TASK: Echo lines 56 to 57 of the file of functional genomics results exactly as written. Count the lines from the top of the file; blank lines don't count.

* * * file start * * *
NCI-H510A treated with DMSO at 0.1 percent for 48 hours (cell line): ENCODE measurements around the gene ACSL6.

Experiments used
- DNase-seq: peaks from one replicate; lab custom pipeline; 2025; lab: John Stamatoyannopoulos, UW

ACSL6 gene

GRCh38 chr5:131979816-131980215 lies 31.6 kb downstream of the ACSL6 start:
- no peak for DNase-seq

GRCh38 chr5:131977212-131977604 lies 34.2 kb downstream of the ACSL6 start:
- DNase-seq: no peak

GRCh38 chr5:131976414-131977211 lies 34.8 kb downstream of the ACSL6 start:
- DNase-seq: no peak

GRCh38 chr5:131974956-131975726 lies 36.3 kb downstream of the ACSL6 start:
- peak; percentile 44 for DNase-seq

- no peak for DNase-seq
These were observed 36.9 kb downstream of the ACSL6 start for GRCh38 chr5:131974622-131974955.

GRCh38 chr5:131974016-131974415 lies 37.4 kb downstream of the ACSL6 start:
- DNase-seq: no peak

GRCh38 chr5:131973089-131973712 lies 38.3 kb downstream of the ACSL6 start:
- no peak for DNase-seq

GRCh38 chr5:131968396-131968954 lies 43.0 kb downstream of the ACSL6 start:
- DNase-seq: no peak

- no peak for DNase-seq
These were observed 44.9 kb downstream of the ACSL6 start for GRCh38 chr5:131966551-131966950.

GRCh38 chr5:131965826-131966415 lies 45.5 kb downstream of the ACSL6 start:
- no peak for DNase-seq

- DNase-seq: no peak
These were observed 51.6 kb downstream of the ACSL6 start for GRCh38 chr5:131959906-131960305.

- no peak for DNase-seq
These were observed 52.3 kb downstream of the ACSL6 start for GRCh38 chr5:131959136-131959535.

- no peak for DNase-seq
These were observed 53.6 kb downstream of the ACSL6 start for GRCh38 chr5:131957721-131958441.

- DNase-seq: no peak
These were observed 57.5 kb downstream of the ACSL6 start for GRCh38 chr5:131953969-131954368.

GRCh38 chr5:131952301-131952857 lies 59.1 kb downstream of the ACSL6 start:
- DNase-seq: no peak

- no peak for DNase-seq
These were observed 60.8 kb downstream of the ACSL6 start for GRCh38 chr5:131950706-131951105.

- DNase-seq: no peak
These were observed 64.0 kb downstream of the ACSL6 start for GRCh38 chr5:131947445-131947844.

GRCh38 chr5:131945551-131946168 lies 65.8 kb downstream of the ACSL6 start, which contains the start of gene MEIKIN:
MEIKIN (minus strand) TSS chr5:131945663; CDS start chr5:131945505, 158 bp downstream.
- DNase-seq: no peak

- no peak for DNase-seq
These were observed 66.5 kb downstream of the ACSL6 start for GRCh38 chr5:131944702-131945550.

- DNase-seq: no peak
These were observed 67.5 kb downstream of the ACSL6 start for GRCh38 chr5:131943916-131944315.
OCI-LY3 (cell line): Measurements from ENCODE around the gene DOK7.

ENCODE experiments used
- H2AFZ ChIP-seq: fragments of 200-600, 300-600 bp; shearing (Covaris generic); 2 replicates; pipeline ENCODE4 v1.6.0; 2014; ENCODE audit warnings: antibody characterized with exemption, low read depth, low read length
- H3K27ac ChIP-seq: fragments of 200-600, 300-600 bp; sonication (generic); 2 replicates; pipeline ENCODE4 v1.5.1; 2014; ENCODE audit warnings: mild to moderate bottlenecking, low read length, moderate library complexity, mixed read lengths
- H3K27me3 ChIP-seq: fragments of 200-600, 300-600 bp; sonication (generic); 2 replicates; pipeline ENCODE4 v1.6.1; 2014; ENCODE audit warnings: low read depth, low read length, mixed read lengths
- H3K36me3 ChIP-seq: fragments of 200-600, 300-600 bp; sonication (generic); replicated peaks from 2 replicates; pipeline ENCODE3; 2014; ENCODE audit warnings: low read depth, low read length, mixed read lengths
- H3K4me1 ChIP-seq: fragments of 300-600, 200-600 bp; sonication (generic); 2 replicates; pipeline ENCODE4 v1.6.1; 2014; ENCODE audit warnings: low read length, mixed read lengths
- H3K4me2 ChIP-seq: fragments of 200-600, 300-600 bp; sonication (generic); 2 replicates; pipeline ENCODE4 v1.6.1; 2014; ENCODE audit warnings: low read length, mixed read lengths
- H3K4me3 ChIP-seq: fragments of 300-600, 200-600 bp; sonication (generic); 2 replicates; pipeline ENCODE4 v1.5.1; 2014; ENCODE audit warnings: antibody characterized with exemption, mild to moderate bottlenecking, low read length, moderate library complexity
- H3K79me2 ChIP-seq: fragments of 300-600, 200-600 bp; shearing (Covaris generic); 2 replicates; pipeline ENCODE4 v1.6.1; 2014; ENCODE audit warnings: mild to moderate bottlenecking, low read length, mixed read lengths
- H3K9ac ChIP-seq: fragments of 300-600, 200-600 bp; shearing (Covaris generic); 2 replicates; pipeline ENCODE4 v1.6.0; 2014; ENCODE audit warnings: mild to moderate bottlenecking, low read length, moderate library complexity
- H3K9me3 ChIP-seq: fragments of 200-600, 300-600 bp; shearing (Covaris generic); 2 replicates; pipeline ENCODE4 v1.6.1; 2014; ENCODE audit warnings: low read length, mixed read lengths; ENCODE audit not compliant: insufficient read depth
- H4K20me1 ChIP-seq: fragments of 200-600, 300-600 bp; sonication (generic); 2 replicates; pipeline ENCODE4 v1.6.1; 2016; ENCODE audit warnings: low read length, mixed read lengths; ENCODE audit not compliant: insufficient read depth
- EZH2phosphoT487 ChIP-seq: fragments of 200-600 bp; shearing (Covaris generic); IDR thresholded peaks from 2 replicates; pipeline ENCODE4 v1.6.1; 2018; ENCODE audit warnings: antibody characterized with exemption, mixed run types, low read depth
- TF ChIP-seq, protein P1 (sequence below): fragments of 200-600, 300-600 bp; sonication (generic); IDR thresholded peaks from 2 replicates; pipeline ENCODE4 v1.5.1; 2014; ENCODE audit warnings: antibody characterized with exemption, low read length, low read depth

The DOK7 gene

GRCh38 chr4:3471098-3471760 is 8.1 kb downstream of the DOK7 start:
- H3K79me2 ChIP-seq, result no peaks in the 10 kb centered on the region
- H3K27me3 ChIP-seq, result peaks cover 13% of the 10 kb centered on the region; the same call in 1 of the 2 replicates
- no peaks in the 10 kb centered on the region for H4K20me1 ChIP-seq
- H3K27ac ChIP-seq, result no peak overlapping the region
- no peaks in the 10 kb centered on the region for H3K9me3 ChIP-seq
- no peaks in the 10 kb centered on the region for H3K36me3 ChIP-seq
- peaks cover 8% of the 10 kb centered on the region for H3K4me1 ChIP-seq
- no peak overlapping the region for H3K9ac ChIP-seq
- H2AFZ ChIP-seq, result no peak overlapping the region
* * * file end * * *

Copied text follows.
- H3K9ac ChIP-seq: fragments of 300-600, 200-600 bp; shearing (Covaris generic); 2 replicates; pipeline ENCODE4 v1.6.0; 2014; ENCODE audit warnings: mild to moderate bottlenecking, low read length, moderate library complexity
- H3K9me3 ChIP-seq: fragments of 200-600, 300-600 bp; shearing (Covaris generic); 2 replicates; pipeline ENCODE4 v1.6.1; 2014; ENCODE audit warnings: low read length, mixed read lengths; ENCODE audit not compliant: insufficient read depth